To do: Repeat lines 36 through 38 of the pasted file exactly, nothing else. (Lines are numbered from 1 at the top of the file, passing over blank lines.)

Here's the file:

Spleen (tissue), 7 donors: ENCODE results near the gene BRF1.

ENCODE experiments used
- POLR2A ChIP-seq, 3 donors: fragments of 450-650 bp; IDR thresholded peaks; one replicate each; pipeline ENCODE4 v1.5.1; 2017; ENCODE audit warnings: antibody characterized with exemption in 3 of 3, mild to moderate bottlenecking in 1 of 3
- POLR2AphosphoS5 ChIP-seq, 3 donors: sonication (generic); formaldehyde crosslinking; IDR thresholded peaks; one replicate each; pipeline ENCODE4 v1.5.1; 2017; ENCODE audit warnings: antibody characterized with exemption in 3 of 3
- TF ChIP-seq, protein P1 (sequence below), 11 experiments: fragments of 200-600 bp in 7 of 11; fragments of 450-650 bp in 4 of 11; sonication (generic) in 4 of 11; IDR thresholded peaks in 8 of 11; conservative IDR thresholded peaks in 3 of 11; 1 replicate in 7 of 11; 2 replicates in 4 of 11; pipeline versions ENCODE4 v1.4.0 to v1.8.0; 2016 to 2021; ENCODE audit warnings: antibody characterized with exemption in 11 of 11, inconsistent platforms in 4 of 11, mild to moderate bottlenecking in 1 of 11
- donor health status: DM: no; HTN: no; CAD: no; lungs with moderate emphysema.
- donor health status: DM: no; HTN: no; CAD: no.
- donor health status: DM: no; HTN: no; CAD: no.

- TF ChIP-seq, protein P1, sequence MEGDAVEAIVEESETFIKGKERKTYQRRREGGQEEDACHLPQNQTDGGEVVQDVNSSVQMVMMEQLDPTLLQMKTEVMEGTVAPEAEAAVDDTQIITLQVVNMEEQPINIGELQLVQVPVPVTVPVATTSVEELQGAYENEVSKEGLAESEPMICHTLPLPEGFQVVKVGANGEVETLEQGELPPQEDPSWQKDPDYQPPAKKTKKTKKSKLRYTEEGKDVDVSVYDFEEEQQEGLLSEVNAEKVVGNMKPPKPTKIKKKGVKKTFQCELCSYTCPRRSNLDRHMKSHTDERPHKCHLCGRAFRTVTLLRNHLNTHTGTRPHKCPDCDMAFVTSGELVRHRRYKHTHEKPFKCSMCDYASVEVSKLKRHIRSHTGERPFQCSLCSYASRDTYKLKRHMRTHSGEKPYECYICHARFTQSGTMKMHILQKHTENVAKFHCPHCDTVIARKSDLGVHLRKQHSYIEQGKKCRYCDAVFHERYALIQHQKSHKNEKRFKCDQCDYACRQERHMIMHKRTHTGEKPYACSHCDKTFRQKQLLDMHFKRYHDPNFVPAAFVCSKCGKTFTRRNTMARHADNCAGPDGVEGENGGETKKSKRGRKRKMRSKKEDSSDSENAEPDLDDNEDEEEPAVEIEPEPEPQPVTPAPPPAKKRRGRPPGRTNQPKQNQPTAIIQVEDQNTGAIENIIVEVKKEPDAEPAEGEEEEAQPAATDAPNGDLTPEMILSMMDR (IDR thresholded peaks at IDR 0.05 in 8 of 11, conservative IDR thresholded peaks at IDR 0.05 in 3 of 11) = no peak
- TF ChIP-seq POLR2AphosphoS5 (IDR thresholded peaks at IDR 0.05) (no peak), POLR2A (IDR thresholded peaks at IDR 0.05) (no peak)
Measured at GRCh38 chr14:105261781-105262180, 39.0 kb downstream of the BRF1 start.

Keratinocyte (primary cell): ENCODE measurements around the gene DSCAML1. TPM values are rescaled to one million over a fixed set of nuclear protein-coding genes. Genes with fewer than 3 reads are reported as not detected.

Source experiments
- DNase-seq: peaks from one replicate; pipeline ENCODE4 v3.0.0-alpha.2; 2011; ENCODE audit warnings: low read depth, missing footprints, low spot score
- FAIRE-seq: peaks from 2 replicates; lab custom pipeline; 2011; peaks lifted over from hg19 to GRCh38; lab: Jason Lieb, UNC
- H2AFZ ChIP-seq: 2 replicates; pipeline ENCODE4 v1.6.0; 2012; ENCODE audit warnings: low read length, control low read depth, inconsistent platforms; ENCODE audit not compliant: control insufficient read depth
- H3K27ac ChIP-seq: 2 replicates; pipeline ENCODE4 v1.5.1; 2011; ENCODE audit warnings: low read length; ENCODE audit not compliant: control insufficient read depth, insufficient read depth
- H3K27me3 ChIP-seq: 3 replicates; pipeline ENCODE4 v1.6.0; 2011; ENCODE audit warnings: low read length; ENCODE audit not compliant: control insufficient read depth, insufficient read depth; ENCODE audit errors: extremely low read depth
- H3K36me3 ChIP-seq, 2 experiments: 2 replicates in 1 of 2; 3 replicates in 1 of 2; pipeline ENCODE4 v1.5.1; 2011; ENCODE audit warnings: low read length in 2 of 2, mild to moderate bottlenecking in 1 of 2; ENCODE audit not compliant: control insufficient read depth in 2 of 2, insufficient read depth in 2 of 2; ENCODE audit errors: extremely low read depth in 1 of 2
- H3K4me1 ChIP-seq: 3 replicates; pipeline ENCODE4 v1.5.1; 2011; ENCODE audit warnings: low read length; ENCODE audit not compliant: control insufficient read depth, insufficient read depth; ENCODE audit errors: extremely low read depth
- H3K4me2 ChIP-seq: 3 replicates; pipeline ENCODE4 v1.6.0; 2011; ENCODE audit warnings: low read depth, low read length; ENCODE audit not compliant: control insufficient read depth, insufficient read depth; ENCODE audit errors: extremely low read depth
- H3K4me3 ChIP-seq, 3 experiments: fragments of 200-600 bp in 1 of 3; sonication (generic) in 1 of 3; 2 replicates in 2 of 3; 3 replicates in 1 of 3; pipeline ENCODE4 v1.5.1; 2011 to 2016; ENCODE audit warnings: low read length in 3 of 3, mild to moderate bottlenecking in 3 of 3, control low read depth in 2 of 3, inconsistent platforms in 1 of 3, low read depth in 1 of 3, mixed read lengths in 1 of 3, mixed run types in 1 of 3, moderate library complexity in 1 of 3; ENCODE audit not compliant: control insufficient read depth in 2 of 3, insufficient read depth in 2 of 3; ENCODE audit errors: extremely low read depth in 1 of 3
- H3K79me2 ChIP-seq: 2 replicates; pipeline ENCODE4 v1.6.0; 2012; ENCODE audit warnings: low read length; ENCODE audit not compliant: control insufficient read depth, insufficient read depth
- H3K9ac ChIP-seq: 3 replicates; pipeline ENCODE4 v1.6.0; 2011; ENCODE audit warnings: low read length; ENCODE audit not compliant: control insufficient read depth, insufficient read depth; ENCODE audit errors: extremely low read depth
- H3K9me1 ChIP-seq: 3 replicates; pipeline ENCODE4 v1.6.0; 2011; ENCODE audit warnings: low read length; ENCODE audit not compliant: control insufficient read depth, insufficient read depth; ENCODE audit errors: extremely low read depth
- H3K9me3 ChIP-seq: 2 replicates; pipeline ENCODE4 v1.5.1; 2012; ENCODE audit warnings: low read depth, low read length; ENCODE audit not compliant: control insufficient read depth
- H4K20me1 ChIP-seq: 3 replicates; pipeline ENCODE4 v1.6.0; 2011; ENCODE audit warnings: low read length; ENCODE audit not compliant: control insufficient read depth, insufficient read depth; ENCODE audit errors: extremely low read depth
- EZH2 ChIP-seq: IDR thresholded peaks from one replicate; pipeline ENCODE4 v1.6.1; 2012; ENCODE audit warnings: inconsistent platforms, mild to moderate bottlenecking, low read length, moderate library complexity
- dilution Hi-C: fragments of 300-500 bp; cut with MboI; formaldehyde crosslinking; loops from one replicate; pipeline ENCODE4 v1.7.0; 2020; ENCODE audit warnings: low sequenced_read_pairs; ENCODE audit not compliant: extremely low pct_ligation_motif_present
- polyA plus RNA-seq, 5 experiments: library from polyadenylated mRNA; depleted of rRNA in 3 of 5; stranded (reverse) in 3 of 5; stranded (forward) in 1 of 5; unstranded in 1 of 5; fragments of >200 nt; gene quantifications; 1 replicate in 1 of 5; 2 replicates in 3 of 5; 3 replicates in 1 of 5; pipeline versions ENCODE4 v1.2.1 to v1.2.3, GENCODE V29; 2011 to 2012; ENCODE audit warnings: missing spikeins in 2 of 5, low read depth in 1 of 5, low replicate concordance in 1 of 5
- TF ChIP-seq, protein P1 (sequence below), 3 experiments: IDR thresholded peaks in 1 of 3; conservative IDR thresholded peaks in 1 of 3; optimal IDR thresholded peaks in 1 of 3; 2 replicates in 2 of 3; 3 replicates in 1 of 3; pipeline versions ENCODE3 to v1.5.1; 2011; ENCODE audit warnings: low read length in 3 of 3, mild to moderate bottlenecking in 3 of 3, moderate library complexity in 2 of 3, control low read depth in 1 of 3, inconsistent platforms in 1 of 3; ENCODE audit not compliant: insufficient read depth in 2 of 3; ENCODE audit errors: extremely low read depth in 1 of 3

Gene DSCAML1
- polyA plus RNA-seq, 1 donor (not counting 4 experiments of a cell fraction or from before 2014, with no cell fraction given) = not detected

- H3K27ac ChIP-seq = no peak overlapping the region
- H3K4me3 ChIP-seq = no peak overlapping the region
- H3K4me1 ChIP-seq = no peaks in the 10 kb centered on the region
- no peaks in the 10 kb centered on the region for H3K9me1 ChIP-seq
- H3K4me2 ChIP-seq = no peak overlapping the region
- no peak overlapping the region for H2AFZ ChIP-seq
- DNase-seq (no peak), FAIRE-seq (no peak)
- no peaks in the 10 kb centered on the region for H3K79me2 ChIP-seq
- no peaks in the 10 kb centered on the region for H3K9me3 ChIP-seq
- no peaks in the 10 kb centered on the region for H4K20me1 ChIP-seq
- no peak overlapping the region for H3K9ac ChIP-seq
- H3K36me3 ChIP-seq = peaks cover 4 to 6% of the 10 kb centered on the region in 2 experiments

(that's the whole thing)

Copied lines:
- H3K4me1 ChIP-seq = no peaks in the 10 kb centered on the region
- no peaks in the 10 kb centered on the region for H3K9me1 ChIP-seq
- H3K4me2 ChIP-seq = no peak overlapping the region